How to survive the seemingly unsurvivable

July 26, 2007

Part one:

Sleep, if you can. It has been well documented that lack of sleep and insomnia drains the body’s physical resources and sends the brain’s mental faculties on a joy ride. On top of this, there’s what the young playwright Sarah Kane called 4.48 psychosis, which though referring to a specific experience of psychosis, is also that witching hour when in my darkest hours I have found myself waking up, night after night. Wide awake, alert and feeling constantly drained.

Take or do something to help you sleep. Now, that may be a time-honoured remedy, say hot milk with a splash of brandy, or a hot bath – a shower is not the same – or even one of mother’s little helpers. It may even mean getting back into bed and pulling out a great read, a light read or an easy read. However, in these moments, even reading becomes difficult. Usually, one’s brain is on a collision course, and if trying to get to sleep is a mental joy ride, when it feels as though your mind has, literally, been carjacked and is being driven recklessly, then waking up is like a stock-car rally for Learner drivers. Your head is full of incapacitating thoughts, racing through over and over, and back over again.

And still nothing works. There’s nothing left but to wait it out. Eventually, everything runs out of fuel, and so do thoughts if they are not fed. But there’s an art to this and it means trying all those meditation techniques gathered from books, courses and well-meant advice from friends. Imagining that they are horses racing through your mind and gently pushing them away, focusing on one’s breath, in and out, relaxing from your feet up, or even counting sheep.

If you have a friend living in the southern hemisphere, you could always call as it is not the middle of the night, and a chat can do wonders.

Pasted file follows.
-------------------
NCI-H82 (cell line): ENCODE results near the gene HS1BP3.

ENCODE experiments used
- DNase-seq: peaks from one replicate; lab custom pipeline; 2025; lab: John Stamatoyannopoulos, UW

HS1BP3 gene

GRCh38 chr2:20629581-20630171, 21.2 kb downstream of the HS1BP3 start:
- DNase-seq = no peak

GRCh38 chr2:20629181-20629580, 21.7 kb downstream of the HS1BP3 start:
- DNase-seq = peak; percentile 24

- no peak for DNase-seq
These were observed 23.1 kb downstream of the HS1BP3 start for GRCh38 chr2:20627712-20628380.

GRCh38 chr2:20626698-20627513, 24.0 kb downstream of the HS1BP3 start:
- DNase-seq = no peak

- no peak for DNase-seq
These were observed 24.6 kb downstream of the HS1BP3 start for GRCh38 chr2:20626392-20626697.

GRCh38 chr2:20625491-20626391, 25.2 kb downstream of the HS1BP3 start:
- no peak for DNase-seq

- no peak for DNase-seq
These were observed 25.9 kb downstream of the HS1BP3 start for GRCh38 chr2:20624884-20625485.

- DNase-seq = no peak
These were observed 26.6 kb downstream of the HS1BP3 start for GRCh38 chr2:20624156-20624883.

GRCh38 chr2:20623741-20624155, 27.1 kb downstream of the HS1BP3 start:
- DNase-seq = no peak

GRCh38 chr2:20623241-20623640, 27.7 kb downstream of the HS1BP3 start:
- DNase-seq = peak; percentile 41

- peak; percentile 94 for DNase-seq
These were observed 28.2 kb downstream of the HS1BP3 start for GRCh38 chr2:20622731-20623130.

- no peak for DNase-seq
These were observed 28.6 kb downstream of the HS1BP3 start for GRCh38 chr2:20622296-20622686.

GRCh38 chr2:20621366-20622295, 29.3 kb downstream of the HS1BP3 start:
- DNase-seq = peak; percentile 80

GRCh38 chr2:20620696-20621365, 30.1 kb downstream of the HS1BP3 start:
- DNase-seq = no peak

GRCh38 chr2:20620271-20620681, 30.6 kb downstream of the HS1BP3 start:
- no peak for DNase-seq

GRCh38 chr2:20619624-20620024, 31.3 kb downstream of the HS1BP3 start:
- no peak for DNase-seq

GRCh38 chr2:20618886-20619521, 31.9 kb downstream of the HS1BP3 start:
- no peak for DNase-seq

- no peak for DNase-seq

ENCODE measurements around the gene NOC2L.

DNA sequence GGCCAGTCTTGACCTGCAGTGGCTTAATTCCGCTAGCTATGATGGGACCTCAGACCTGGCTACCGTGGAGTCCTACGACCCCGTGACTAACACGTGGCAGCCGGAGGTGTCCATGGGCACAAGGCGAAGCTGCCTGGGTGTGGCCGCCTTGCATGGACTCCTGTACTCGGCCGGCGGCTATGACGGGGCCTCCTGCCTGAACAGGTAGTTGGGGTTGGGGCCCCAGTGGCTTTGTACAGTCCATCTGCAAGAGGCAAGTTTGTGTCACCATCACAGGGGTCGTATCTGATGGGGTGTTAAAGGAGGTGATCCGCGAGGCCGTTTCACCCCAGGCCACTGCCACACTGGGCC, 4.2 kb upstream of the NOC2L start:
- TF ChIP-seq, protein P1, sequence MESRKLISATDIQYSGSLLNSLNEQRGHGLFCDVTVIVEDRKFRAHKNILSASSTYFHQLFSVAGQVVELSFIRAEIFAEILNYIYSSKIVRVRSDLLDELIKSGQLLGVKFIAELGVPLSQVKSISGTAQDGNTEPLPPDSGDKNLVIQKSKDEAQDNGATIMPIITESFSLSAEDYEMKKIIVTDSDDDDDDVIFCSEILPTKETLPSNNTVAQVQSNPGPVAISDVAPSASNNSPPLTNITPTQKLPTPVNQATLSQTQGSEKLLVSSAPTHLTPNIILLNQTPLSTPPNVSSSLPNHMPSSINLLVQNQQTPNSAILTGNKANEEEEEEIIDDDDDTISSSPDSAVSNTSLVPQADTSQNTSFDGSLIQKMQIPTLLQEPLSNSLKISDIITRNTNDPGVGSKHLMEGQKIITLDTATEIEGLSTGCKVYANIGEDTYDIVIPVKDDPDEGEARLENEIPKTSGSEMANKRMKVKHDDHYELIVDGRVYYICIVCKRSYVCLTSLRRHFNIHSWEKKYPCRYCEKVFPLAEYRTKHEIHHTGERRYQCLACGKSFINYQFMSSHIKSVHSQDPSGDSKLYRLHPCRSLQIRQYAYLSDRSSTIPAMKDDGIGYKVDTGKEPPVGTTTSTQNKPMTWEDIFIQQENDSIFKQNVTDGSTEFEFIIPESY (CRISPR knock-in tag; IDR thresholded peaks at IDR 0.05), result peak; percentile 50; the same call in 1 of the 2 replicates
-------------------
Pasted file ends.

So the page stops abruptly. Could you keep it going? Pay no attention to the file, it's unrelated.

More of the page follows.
If you have a pet, a cat or a dog, then a cuddle and a stroke, can work wonders. If not, perhaps a cuddly toy will suffice, or a favourite blanket. In new-age speak, it’s called nurturing your inner child. Listen to it, then your emotions, your thoughts, your body and your spirit.

And if sleep is still elusive, take to having mid-morning or early afternoon naps to try and make up the lost time.

Or if all else fails,

Log in, log on and log out.

Any other suggestions are welcome as I am compiling a How To suggestion list….


2 Responses to “How to survive the seemingly unsurvivable”

  1. Nigel said

    “…Sleep that knits up the ravelled sleeve of care,
    The death of each day’s life, sore labour’s bath,
    Balm of hurt minds, great nature’s second course,
    Chief nourisher in life’s feast.”

    Ah, to dream, perchance of sleep? I truly don’t recall the last time I got “8 hours” – an uninterrupted 4 would be nice. I go to bed; I read, do a crossword or fiendish Sudokus until my eyes break the matchsticks holding them open. I kill the light, lie back and wake right up, brain a-buzzin’ with jumbled nonsense!

    Mmm, hot chocolate – nice… zzz … 2 hours kip & the loo beckons! Doh! Thirsty again – nice cuppa & read another chapter. Ok, NOW I fall asleep with the light on until the radio wakes me & though there’s nothing I need to get up for, that’s it for another yawn-filled day.

    Enough alcohol works & I get many more memorable dreams under its baneful influence. But it’s expensive – in many ways – so it’s a rare treat these days.

    Sheep make me laugh too much, & alphabetical lists of say, singers or groups, drinks, foods, animals etc are fine until “X” – irritation does not induce slumber!

    The TM learned some 30 years ago no longer seems to work – lack of practice or the Universe having yet another laugh?

    On occasion, learning random speeches from Shakespeare until mentally drained has worked for me; otherwise I’m in the “wait it out” section of the serried ranks of the sleepless. Sorry for not adding to the list – unless reading this has made you drowsy?

    Looking forward to Part 2,
    Love, Nigel! xx

    “Hey! Mr Tambourine Man,play a song for me.
    I’m not sleepy and there is no place I’m going to.”

  2. Neat list. I need to keep better track of what my kids are reading. Thanks for sharing. Click

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